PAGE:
| 6.4°C Dublin

Accused 'scummy b*****d & informing on him was right', witness tells trial


Philip Dunbar (pictured) is accused of murdering Adam Muldoon in Tallaght park

Philip Dunbar (pictured) is accused of murdering Adam Muldoon in Tallaght park

Philip Dunbar (pictured) is accused of murdering Adam Muldoon in Tallaght park

A murder trial witness has called the accused a "scummy b*****d" and insisted he did not tell lies in his evidence to the jury.

The witness, who cannot be named by order of the court, insisted under cross-examination that the accused told him he had put the deceased "out of his misery" and that he had "slaughtered him".

He also said the accused is trying to claim insanity, which the witness described as "bulls**t".

In his direct evidence on Thursday, the witness said the accused man, Philip Dunbar (20), came to his home shortly after the stabbing and was carrying a bloody knife.

He said Mr Dunbar "boasted" about having stabbed 23-year-old Adam Muldoon, a homeless man with cerebral palsy, and said he had "put him out of his misery".

He also said he was at Sean Walsh Park in Tallaght the following morning when Mr Dunbar disposed of the knife that was allegedly used.


Adam Muldoon

Adam Muldoon

Adam Muldoon

Mr Dunbar, through his barrister Giollaíosa Ó Lideadha SC, has accepted that he must have stabbed Mr Muldoon, but said he has no memory of it.

He has pleaded not guilty to the murder of Mr Muldoon at Butler Park, Jobstown Park, Tallaght, on June 22 or 23, 2018.


Mr Ó Lideadha cross- examined the witness at length yesterday, asking him why he did not say to gardaí in 2018 certain things that he had said in front of the jury.

The barrister said the witness did not tell gardaí that the accused told him he had put Mr Muldoon "out of his misery" or that he had "slaughtered him".

The witness responded that he did not know why it was not in his statement, but insisted that Mr Dunbar had used those words.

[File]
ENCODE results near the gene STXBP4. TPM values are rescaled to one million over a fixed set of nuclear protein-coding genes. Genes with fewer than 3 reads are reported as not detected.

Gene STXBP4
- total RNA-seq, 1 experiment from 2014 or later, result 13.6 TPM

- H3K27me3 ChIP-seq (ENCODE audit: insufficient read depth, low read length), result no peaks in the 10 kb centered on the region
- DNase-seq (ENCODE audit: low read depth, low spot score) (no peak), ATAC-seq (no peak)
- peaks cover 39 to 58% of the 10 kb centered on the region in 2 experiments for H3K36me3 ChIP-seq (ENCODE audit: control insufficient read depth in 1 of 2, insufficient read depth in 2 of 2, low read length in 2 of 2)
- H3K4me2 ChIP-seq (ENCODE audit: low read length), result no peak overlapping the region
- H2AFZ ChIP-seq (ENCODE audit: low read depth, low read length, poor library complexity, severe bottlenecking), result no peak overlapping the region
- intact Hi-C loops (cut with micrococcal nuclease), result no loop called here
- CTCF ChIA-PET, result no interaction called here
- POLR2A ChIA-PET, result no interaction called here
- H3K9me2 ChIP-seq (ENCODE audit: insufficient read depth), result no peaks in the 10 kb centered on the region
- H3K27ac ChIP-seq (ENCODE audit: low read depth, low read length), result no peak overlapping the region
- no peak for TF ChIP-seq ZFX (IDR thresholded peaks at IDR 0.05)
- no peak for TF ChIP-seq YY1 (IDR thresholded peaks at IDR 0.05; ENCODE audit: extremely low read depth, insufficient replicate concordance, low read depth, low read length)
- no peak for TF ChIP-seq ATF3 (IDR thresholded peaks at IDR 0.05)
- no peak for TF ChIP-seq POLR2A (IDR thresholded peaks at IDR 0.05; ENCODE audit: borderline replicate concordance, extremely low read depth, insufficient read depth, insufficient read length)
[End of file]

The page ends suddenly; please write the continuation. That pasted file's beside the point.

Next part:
Mr Ó Lideadha referenced a part of the statement where the witness called the accused a "scummy b*****d". In the stand the accused said: "He is a scummy b*****d."

The barrister suggested the witness has a "passionate interest in attacking Philip Dunbar and saying the worst possible things that come into your head".

The witness said that was not true.

Mr Ó Lideadha also challenged the witness's testimony that the accused had to change hands during the stabbing so he could keep going.

He asked him if he had made this up after reading media reports stating that Mr Muldoon was stabbed more than 180 times.

The witness said he had no need to make anything up.

When asked if he had done his best to help gardaí, the witness said that at first he was worried people would call him a "rat", but later decided he did not care.

He said this was not "some gangland s***e" but was "scummy", and telling the truth was the right thing to do.

He said that when he spoke to gardaí a second time, he told them "nothing but the truth".


Mr Ó Lideadha also asked the witness if he was sure he did not go into the park where Mr Muldoon was stabbed.

"One million per cent sure," he responded, adding that CCTV would prove he was at home at the time.

The jury was told on Thursday that the accused "boasted" about stabbing Mr Muldoon.

The witness said the accused called to his house following the stabbing, still carrying a knife stained with the deceased's blood, and told him he had lured Adam 'Floater' Muldoon into a field, stabbed him and cut his throat.

He said the accused told him: "Now I know what it's like to be a killer. I know how it feels to be a killer."

The witness, who described himself as a drug dealer, told prosecution counsel Pauline Walley that he was at home on the night of June 22 going into the following morning when the accused sent him a message on Facebook saying he needed to tell him something.

At about 12.15am the accused called around. He was "a bit agitated", the witness said.

He said Mr Dunbar told him he had lured Mr Muldoon into a field, stabbed him and cut his throat.

The witness said Mr Dunbar told him he knew Mr Muldoon was dead "the second I got him in the neck", but he "kept going and kept going", changing the hand he was holding the knife in so that he could continue.

The cross-examination will continue on Monday in front of Mr Justice Paul McDermott and a jury of six men and six women.